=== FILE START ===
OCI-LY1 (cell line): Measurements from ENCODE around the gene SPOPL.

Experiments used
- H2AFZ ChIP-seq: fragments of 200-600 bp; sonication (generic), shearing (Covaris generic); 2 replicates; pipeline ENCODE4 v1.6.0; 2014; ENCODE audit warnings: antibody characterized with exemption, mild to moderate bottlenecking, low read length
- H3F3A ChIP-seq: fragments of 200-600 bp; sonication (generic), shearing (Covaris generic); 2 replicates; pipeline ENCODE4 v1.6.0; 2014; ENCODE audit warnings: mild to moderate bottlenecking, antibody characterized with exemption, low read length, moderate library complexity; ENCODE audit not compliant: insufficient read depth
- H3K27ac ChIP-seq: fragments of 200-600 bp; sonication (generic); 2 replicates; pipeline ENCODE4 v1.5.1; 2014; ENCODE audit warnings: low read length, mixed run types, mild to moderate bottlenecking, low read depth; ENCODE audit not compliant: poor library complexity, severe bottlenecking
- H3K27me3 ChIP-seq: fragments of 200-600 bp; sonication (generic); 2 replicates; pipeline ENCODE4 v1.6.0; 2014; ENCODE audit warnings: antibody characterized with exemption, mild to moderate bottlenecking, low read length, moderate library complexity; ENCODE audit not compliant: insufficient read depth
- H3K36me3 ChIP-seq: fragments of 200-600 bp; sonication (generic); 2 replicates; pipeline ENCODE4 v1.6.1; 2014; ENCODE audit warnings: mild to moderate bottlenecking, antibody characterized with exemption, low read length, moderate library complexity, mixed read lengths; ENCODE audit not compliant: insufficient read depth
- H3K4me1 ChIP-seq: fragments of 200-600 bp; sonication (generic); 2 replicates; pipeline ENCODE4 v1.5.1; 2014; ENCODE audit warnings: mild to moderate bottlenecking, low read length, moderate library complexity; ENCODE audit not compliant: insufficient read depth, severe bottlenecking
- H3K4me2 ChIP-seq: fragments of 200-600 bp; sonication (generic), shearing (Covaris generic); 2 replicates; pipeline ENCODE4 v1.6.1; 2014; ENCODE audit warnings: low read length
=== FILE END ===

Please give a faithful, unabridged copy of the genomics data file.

OCI-LY1 (cell line): Measurements from ENCODE around the gene SPOPL.

Experiments used
- H2AFZ ChIP-seq: fragments of 200-600 bp; sonication (generic), shearing (Covaris generic); 2 replicates; pipeline ENCODE4 v1.6.0; 2014; ENCODE audit warnings: antibody characterized with exemption, mild to moderate bottlenecking, low read length
- H3F3A ChIP-seq: fragments of 200-600 bp; sonication (generic), shearing (Covaris generic); 2 replicates; pipeline ENCODE4 v1.6.0; 2014; ENCODE audit warnings: mild to moderate bottlenecking, antibody characterized with exemption, low read length, moderate library complexity; ENCODE audit not compliant: insufficient read depth
- H3K27ac ChIP-seq: fragments of 200-600 bp; sonication (generic); 2 replicates; pipeline ENCODE4 v1.5.1; 2014; ENCODE audit warnings: low read length, mixed run types, mild to moderate bottlenecking, low read depth; ENCODE audit not compliant: poor library complexity, severe bottlenecking
- H3K27me3 ChIP-seq: fragments of 200-600 bp; sonication (generic); 2 replicates; pipeline ENCODE4 v1.6.0; 2014; ENCODE audit warnings: antibody characterized with exemption, mild to moderate bottlenecking, low read length, moderate library complexity; ENCODE audit not compliant: insufficient read depth
- H3K36me3 ChIP-seq: fragments of 200-600 bp; sonication (generic); 2 replicates; pipeline ENCODE4 v1.6.1; 2014; ENCODE audit warnings: mild to moderate bottlenecking, antibody characterized with exemption, low read length, moderate library complexity, mixed read lengths; ENCODE audit not compliant: insufficient read depth
- H3K4me1 ChIP-seq: fragments of 200-600 bp; sonication (generic); 2 replicates; pipeline ENCODE4 v1.5.1; 2014; ENCODE audit warnings: mild to moderate bottlenecking, low read length, moderate library complexity; ENCODE audit not compliant: insufficient read depth, severe bottlenecking
- H3K4me2 ChIP-seq: fragments of 200-600 bp; sonication (generic), shearing (Covaris generic); 2 replicates; pipeline ENCODE4 v1.6.1; 2014; ENCODE audit warnings: low read length